- The Dinafem Seeds laboratory team plays a part in all our breeding processes, and is behind every new strain we launch.
- The lab techs collect representative samples of the relevant plants, which are then treated and analysed in order to identify the characteristics of the different strains.
- At Dinafem Seeds, samples are analysed by two methods: liquid and gas chromatography. But in order to ensure reliable results, these need to be processed first.
- How are samples processed before they can be analysed? What do laboratory technicians look for? How do they extract the data necessary to determine the cannabinoid and terpene profile of the different strains?
- Find all the answers below!
As explained in the first post on the Dinafem Seeds laboratory, our work revolves around four key areas: collection of samples, processing of samples, analysis of samples and data extraction and drawing of conclusions. The aim of these scientific procedures is to aid decision making in breeding and strain stabilisation processes, as well as in the reporting of the characteristics of our varieties. In this second post on the laboratory, we'll go into more detail on how cannabis samples are processed at Dinafem.
Sample processing is the second step in testing cannabis strains. This is carried out after collecting the samples, and varies according to the active substance to be analysed – terpenes are analysed by gas chromatography and cannabinoids by liquid chromatography. Keep scrolling to find out how cannabis samples are processed in order to obtain results on both cannabinoids and terpenes.
Processing of samples for cannabinoid analysis
Drying and cleaning of buds
The samples, which are collected form different parts of the plant in order to ensure representative results – e.g. from the centre, the inside, the outside and the base of the plant – need to be processed before they can be analysed. For cannabinoids, the active substances in cannabis that interact with the body's endocannabinoid system, the process is as follows.
First of all, the buds are dried and left at a temperature of 50 ºC for 16 hours in order to remove residual moisture. Next, the leaves and twigs are eliminated until just the bud is left, otherwise the results on the cannabinoid content could be inaccurate as cannabinoids are unique to the flowers and are not found in the leaves or stems.
For the analysis of cannabinoids by liquid chromatography, the plant sample needs to be converted into a liquid
If cannabinoid-free plant parts such as leaves and twigs were not removed, the cannabinoid content could be understated, as the sample would not be entirely cannabinoid-reach – let's not forget information on cannabinoid concentration is as important as information on cannabinoid type.
Once dried, the next step is to properly clean the sample. This involves removing the leaves and sifting the buds in such a way that just the plant material that passes through the filter is analysed. By doing so, the twigs and all the plant material other than the actual bud is eliminated, and a homogenous powder is obtained. This ensures the sample is free from twigs, leaves and seeds, and can thus be considered representative of the plant's cannabinoid content.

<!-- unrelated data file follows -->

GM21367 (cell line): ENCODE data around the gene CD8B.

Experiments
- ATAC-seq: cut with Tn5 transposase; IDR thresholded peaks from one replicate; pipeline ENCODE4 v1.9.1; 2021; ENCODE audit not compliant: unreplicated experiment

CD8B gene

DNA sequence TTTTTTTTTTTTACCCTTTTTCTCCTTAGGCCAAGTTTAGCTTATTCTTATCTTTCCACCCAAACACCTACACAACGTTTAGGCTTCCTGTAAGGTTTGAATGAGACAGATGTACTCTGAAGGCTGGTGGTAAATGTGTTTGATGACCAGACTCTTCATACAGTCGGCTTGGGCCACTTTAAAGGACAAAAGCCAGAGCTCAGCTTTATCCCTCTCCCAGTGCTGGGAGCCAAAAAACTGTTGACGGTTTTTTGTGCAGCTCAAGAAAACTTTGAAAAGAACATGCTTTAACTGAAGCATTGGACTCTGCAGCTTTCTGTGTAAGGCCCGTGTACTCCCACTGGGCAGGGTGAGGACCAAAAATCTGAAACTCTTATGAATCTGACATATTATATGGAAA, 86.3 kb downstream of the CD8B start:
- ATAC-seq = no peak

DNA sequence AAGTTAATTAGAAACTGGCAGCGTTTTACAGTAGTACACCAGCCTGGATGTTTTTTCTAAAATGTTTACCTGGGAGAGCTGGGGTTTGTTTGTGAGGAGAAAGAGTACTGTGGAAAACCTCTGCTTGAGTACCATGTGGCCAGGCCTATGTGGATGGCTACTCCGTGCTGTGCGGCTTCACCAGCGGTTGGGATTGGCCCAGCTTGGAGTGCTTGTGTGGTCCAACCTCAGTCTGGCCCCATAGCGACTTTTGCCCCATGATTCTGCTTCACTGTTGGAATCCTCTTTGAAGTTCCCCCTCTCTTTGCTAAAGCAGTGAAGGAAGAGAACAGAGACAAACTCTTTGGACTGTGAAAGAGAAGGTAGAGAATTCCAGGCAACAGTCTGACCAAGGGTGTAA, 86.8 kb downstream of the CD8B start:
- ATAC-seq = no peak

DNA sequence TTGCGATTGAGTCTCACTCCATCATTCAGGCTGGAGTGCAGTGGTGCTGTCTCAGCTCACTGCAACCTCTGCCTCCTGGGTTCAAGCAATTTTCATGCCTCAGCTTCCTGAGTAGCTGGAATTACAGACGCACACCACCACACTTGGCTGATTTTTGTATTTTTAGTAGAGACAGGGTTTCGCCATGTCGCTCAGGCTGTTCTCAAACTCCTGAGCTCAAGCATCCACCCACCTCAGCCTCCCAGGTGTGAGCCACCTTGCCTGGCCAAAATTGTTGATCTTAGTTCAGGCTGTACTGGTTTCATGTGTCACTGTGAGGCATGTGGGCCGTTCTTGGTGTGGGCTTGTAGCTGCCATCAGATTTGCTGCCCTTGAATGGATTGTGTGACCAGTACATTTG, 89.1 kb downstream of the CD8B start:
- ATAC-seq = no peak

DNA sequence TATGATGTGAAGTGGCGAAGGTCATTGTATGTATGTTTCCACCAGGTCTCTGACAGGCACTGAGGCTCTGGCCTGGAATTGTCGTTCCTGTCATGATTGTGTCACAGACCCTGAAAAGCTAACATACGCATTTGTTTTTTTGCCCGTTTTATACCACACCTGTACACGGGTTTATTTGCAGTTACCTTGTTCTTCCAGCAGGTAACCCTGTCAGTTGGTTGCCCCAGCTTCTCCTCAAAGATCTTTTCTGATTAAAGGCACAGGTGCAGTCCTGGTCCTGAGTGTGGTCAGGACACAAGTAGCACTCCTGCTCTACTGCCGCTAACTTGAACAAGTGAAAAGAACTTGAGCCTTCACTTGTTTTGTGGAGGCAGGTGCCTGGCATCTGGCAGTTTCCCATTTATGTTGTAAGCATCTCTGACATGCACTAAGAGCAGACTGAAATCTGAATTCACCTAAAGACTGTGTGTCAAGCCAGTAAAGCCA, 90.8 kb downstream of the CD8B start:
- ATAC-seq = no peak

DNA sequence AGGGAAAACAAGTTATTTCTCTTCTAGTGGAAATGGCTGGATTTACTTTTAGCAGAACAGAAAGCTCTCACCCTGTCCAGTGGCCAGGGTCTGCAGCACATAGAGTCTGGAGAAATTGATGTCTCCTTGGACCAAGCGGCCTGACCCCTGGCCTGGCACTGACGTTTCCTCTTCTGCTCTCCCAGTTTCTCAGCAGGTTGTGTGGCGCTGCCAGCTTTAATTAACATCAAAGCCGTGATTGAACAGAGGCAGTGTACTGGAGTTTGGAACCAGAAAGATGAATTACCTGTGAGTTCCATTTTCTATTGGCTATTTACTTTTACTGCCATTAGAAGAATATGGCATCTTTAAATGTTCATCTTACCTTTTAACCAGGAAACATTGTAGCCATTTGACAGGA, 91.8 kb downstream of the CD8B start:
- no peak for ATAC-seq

Once the sample has been reduced to tiny particles, the next step is to transfer the cannabinoids from the solid plant sample to a liquid sample, which is essential for liquid chromatography. This is done by introducing the powder in a vial containing ethanol, which allows the cannabinoids to be dissolved, changing state from solid to liquid. Ethanol and not water is employed because cannabinoids are fat soluble rather than water soluble.
In order to ensure the cannabinoids are correctly transferred to the liquid, the sample is subjected to ultrasonic bath, and is then centrifuged so that the particles settle to the bottom of the vial. This allows the cannabinoids to be converted to liquid form, a millilitre of which is transferred to the chromatography vial and analysed by liquid chromatography.
Dilution of the sample
Cannabis is much richer in cannabinoids (up to 25%) than terpenes (up to 5%). Accordingly, the liquid sample is diluted to avoid saturation and ensure comparable concentrations of both components. This is done by transferring a small amount of liquid to the chromatography vial, where additional ethanol is added to make up to the one millilitre mark.
Processing of samples for terpene analysis
Also found in other plants, terpenes are the organic compounds that give cannabis its signature smell. Thus, terpene analysis is utilised to examine the aroma of strains, both in terms of type and intensity.
This can be done either by liquid or gas chromatography, but because terpenes are volatile compounds, at Dinafem we analysed them by gas chromatography. The pre-processing is the same as for cannabinoid analysis, with the difference that the buds are not dried because terpenes are analysed fresh.
This is because if not correctly dried, terpenes may evaporate or be oxidised, leading to inaccurate results in terms of terpene type and content. So, just as for cannabinoids, the samples are cleaned, diluted in ethanol and subjected to ultrasonic bath, but are not dried, significantly shortening the process. The results, however, are corrected by measuring the humidity of a simultaneously collected sample.
Once the terpenes have been extracted, the liquid samples are sonicated, centrifuged and transferred to the gas chromatography vial. The chromatograph, previously calibrated with reference material, does the rest. But this we will explain in our next post.